Vegetarian without a cause

More than eight years ago I stopped eating meat. It was 2006 and Spring and I became a vegetarian.

It was a decision made before I reached 21 and one borne of a desire to exert self control at a point when I felt I’d lost it all. It coincided with a particularly gut-wrenching break-up and I was being rather dramatic. (So pleased I grew out of that)

It was an easy method for diet restriction when I was trying to lose weight and it was something which I could focus my devastated energies upon.

That decision, nearing nine years past, has come to define who I am, or at least a large part of that ‘am’, namely a non-meat-eater, who hasn’t slipped up when drunk, who doesn’t recall the taste of meat, and one who bloody well loves her vag, I mean veg.

At the time I stopped eating meat, I hadn’t gotten around to duck; I’d never eaten a well-cooked steak; I’d steered well clear of game. A few years in I took a blood test and sailed through with exceptional results. I honestly never looked back.

After a fair degree of internal debate, I reintroduced seafood, and now eat it about once a week. It hasn’t redefined my vegetarianism and while I most certainly enjoy it – I am 100% a team member at I Love Salmon – I still consider myself of the leafier variety.

Fast forward (all the way) to 29 years and my hair is falling out. In clumps. In the shower. In my hair brush. All over my clothes. I have the fear of Alopecia in me and I’m beginning to rethink my life decisions. Particularly in the unforgiving bathroom light and when hair loss literature tends to expel the benefits of the more paleo of diets.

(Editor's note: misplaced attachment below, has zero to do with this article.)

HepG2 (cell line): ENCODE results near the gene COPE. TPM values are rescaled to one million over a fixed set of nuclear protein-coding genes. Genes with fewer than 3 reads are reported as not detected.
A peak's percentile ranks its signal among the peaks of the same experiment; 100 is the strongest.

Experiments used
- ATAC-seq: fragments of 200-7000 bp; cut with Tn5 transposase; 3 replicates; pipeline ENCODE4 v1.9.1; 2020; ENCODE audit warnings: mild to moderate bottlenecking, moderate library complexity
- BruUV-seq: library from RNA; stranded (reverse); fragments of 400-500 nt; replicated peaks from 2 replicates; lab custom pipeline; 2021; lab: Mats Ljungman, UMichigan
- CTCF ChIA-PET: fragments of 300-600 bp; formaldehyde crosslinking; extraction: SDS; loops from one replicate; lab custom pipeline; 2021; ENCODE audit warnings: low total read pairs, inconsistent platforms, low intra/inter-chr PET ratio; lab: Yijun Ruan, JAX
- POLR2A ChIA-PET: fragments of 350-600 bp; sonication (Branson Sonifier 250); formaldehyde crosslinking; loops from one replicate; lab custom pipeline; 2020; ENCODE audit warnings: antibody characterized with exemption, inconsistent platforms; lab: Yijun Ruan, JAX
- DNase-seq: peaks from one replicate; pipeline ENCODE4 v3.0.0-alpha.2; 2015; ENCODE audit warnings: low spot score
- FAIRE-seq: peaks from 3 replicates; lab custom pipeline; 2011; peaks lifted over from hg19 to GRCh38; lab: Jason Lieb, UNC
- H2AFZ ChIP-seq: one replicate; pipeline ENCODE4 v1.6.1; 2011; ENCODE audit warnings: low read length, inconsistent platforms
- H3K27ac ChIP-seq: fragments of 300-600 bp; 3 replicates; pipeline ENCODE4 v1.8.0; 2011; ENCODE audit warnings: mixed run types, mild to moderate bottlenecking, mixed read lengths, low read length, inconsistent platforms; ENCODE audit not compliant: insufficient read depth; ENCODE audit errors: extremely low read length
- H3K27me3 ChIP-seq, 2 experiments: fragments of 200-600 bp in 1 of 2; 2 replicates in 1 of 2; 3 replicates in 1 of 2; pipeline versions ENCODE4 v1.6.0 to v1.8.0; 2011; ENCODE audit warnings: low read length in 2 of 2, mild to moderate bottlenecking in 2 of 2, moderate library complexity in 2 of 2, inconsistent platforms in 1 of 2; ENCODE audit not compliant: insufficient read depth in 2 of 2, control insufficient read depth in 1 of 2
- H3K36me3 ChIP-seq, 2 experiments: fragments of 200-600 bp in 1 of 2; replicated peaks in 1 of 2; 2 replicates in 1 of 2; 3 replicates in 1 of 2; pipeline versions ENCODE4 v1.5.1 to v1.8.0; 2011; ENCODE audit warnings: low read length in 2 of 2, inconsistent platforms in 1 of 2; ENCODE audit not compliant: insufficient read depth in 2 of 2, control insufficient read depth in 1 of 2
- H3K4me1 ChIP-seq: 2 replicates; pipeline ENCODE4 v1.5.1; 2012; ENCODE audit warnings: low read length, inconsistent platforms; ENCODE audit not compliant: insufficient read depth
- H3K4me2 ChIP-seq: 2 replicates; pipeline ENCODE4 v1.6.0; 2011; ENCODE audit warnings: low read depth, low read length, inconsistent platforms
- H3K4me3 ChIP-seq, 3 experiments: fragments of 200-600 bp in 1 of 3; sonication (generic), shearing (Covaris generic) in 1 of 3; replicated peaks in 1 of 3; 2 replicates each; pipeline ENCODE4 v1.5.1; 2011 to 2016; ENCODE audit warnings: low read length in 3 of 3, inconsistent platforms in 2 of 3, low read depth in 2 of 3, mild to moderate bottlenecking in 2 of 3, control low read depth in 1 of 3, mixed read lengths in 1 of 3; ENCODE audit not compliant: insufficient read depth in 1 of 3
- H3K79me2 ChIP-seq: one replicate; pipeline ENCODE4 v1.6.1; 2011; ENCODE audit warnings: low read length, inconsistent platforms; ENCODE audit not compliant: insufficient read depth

The thing is, when someone asks, ‘why did you become a vegetarian’, I can hardly reply ‘a broken heart’. I don’t really have a reason because the heart is a long-time whole and the kilos lost have become kilos gained; I’m also not meat-free due to environmental or sustainability concerns, it’s not ethical or moral; I don’t really even like animals.

But with my hair levels declining and my vanity levels rising, I’m again faced with a decision: do I reintroduce a ready form of protein into my diet, and give my zinc and iron levels a meaty boost, which will hopefully in turn, cause a mane of strawberry-blonde to burst forth from my weather-beaten scalp?

To borrow a term from reality cooking and talent quest programs, ‘my journey’ began on a whim and somehow it stuck. Is a whim an appropriate determinant on which to risk my hair, and oh yes, potentially my health?

You see, I don’t practice a careful vegetarian diet, I don’t like to cook and my meat-eating GL cooks us a separate meal each night. A rather laborious task. I don’t supplement, I don’t take vitamins and the only regular pulse in my life is of the squat variety. The obvious answer to my woes appears to be eating meat.

Each night I most honestly consider it. I tell myself, ‘tonight is the night; your hair will thank you for it’. And then I proceed to try. I edge close to a plate of meat, I smell it’s – frankly – divine scent and recite its health virtues. I coach softly, ‘just one bite, one big bad bite and it’s done; don’t let broccoli define you; you want to eat a sausage’.

I sidle up to that plate of meat, fork poised, teeth gnashing – and baulk. Something greater than me says ‘stop, pumpkin’. And I tell myself, ‘what’s one more day – try again tomorrow night’.

Footnote: on Thursday evening Sheena ate a vegetarian stir fry and cauliflower patties. Her quest to consume meat continues.

lamb 2

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One thought on “Vegetarian without a cause

  1. Tys says:

    Proud of your Sheens. And a little excited for you in that you have this opportunity to rediscover such a huge and undeniably delicious food group 😉

    You can do it!

    Like

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